That stronger enforcement may come from provisions in the proposed Campus Accountability and Safety Act, reintroduced in February by 12 senators. The act would impose fines of 1 percent of a university’s operating budget for noncompliance with Title IX.
Now in Title IX investigations, OCR negotiates a resolution agreement if it finds the university in violation. If no resolution is reached, the only penalty for Title IX violations is the withdrawal of all federal funding, a route the Education Department has never used. The bill would also raise the fine for Clery violations to $150,000 from $35,000.
Karasek said multiple victims have reported problems with administrators, including that they failed to investigate reports, been uncommunicative with victims and discouraged students from reporting.
Janet Gilmore, director of strategic communications at Berkeley, said an administrator named in the complaint has denied one of the allegations against her.
When OCR negotiates an agreement with a university or finds the university in violation, however, it will not recommend that any administrators be removed from their roles, a policy that Butler said frustrates her. OCR negotiates policy changes to bring the university into compliance.
But Butler said she is still hearing complaints about administrators’ response to possible violations.
“And sometimes, there are even worse problems being reported, which is highly discouraging because what we want to see is, we want to see improvement and that’s not what we’re seeing,” she said.
Lhamon, the assistant secretary at the Education Department, said the increase of investigations is partially because of increased public attention to sexual assault on college campuses. It has become part of the conversation on campus.
“So many of our colleges have proactively responded to the guidance that we put out in 2011 to try to find ways to come into compliance, and I really applaud them for taking that important step forward, too,” Lhamon said.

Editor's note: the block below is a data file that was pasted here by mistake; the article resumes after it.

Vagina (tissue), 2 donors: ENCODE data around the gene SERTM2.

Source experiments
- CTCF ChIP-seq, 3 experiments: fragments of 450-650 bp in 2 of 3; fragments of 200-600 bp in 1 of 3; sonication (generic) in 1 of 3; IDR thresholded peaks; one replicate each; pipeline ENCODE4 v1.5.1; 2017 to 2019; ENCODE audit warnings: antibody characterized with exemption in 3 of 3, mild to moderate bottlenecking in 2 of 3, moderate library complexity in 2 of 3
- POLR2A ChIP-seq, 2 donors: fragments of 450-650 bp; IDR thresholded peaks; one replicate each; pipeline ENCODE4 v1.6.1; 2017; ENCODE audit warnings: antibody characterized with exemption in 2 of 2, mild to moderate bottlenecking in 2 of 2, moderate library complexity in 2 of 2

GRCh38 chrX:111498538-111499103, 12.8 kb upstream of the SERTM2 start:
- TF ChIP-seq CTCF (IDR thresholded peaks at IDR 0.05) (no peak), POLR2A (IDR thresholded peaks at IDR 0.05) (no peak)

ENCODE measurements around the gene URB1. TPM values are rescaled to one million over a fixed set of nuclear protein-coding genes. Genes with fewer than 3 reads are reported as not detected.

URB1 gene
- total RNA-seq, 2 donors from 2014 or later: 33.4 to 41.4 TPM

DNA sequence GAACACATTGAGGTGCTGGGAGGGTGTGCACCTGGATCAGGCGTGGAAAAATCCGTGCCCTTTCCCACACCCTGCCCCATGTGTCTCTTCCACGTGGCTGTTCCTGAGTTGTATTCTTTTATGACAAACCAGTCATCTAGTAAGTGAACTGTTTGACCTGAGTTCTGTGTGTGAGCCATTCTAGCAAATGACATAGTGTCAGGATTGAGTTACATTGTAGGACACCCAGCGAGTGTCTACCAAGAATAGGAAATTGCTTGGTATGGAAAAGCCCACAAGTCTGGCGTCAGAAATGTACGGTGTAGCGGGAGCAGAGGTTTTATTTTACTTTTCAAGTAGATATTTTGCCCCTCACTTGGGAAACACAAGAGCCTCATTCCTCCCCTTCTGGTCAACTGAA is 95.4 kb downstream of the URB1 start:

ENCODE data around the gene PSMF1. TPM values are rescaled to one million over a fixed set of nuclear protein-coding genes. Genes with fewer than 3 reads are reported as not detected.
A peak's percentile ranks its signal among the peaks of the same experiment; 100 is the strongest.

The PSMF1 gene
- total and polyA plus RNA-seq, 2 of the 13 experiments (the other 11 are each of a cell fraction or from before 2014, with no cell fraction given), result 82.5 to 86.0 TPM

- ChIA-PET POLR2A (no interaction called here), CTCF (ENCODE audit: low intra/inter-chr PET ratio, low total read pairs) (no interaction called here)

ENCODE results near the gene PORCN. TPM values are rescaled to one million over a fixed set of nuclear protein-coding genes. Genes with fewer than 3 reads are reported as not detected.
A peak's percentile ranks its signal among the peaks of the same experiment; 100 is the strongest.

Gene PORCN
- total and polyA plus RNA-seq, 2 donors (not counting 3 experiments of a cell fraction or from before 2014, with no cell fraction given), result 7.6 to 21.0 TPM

The investigations may be slow, but Saunie Schuster, a partner at the National Center for Higher Education Risk Management, a legal consulting firm that works with colleges and universities, said the increased attention is a positive step. In 2011, OCR sent a Dear Colleague letter, which reminded schools about their Title IX obligations.
“That was the proverbial knock upside the head,” Schuster said. “And, as I said, it was really reinforced.”
Echoing Lhamon’s concern that lack of manpower is slowing investigations, Schuster said the process requires investigators to go through a great deal of material.
“The average size of materials that the schools provide is … 15 three-inch binders of hard-copy material,” she said.
As the investigation wears on, Butler said, OCR has become more responsive and receptive to holding schools accountable. But she said she feels that the UC Berkeley investigation is now at a standstill and that resolution agreements set up by OCR don’t do enough to enforce Title IX.
“I think what’s being born out of this movement and being born out of these investigations, even though they’re taking so long, is this demand for response and for firmer response,” she said.
Long investigations are burdensome for students who are on campus for only a few years, Karasek said.
“When you have one in four or one in five women on college campuses being sexually assaulted, and you only have a couple dozen people working on these things, it’s just not enough,” she said. “I think that’s one of the big problems is that, especially because these investigations are happening on college campuses, it’s really important that they be timely and expedient.”
Reach reporter Allison Kite at [email protected] or 202-408-1491. SHFWire stories are free to any news organization that gives the reporter a byline and credits the SHFWire. Like the Scripps Howard Foundation Wire interns on Facebook and follow us on Twitter.